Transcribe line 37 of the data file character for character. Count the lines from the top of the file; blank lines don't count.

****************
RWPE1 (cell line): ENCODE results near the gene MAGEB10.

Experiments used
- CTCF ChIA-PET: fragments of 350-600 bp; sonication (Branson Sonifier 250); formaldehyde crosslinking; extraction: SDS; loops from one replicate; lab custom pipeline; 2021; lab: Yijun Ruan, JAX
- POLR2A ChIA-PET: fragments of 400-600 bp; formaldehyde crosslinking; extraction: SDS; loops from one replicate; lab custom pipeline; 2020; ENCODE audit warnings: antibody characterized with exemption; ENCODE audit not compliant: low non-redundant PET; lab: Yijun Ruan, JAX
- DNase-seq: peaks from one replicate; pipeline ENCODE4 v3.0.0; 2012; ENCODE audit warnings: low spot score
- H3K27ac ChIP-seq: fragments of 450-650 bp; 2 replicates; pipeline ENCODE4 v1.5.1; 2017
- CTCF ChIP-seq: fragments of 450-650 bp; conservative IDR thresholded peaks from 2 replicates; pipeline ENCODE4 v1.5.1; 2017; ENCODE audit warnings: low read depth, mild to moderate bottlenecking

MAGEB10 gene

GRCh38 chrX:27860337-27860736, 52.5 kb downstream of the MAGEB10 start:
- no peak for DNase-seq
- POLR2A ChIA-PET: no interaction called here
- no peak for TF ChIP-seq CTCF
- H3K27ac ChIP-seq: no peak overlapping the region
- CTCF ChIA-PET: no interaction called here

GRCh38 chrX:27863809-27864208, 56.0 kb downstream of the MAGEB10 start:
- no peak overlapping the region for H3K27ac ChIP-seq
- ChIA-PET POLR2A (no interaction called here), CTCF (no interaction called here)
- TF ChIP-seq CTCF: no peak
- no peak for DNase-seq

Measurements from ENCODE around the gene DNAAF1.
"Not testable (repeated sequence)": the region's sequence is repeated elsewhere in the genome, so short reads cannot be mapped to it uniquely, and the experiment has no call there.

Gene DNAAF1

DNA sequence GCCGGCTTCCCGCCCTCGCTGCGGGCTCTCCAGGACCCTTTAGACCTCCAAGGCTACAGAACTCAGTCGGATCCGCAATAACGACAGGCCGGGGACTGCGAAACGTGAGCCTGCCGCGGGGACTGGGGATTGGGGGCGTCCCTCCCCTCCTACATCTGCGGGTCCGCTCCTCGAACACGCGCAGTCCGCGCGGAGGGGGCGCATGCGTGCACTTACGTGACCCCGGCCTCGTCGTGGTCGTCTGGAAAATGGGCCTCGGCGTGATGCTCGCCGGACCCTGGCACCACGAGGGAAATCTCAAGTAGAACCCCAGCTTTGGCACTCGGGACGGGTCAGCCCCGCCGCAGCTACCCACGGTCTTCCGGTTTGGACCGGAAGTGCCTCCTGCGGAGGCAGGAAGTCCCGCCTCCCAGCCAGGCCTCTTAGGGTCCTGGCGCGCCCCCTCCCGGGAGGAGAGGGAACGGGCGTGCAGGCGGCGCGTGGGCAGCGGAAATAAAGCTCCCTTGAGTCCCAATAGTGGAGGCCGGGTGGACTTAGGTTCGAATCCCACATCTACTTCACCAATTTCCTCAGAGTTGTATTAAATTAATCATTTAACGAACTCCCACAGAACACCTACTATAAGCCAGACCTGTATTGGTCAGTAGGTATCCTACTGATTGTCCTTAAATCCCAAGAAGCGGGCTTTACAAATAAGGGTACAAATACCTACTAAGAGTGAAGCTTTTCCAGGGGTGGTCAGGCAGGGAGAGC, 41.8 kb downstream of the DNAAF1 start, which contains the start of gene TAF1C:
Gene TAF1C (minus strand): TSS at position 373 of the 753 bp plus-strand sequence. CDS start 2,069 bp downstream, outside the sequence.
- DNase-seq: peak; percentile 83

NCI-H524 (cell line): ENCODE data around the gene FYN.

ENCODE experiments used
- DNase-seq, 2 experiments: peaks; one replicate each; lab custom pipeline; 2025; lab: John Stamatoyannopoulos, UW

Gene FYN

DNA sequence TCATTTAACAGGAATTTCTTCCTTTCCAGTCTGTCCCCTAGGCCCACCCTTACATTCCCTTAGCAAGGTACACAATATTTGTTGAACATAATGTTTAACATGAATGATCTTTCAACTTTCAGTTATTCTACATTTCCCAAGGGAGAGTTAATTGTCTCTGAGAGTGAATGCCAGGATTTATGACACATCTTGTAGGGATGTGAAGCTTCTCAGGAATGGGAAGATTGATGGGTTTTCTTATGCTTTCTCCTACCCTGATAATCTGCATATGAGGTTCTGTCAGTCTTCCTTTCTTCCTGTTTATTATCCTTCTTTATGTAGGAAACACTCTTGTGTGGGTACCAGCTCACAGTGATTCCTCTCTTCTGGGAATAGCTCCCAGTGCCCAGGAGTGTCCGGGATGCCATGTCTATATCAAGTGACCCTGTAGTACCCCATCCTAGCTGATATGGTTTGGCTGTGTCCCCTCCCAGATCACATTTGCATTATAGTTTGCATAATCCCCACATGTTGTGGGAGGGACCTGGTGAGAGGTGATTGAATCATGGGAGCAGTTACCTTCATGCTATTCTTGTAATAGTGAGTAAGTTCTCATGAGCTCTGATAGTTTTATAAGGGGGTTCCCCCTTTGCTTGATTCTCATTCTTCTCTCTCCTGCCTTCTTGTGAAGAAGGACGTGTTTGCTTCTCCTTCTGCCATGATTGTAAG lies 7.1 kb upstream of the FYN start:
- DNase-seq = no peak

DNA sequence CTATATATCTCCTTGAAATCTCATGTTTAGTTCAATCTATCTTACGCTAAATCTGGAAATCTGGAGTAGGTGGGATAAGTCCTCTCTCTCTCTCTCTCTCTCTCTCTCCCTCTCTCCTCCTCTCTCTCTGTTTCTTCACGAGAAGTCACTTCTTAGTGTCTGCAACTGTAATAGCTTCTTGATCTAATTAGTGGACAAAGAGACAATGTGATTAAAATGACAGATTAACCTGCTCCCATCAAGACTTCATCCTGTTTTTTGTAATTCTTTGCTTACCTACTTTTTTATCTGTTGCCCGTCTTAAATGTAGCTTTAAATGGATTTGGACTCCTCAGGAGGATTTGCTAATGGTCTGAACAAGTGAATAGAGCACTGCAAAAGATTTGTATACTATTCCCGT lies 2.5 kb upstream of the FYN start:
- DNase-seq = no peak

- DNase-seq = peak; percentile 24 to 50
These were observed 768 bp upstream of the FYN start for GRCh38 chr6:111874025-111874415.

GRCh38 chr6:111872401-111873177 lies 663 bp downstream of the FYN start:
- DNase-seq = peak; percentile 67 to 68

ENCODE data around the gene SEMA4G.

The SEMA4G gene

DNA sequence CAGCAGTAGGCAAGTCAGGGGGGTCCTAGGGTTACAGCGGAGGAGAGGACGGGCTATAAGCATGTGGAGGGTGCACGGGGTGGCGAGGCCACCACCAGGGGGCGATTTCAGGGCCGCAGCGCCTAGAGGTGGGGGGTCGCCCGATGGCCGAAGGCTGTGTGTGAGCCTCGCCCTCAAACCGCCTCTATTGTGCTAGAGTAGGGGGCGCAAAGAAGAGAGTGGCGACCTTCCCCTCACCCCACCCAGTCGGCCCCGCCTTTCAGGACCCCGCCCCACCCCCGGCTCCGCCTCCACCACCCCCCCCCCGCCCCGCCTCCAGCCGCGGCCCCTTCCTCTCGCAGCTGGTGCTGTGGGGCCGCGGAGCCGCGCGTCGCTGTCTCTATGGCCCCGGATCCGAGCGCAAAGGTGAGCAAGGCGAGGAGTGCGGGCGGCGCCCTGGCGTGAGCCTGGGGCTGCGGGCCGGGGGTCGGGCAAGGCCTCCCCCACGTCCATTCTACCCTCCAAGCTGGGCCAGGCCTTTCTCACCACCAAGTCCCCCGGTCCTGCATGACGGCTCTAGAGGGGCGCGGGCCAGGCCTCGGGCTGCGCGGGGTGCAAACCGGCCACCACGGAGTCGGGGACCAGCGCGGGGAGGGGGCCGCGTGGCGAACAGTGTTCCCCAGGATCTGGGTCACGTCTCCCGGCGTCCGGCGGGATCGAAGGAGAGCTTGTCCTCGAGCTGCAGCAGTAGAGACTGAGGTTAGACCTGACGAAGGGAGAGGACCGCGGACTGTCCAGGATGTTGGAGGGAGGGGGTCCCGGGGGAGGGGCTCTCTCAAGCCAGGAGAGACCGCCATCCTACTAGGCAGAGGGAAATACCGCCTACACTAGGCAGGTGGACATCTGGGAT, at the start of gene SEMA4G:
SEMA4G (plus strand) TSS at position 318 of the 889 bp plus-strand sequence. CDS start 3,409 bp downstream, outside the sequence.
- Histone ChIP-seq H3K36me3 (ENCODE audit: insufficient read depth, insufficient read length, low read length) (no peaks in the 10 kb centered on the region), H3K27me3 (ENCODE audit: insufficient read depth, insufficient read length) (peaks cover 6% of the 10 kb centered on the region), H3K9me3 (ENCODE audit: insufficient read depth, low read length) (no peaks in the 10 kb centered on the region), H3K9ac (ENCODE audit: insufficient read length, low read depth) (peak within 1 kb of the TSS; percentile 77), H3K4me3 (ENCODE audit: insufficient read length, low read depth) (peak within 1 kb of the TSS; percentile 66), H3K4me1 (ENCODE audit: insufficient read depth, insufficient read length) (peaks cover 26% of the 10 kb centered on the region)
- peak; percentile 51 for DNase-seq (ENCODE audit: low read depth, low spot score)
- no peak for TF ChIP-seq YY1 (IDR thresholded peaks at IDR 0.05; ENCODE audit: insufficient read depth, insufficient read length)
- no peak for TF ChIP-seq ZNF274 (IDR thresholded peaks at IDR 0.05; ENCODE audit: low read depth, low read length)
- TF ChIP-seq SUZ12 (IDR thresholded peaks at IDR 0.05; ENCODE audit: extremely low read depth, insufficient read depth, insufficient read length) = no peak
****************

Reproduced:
- DNase-seq = peak; percentile 67 to 68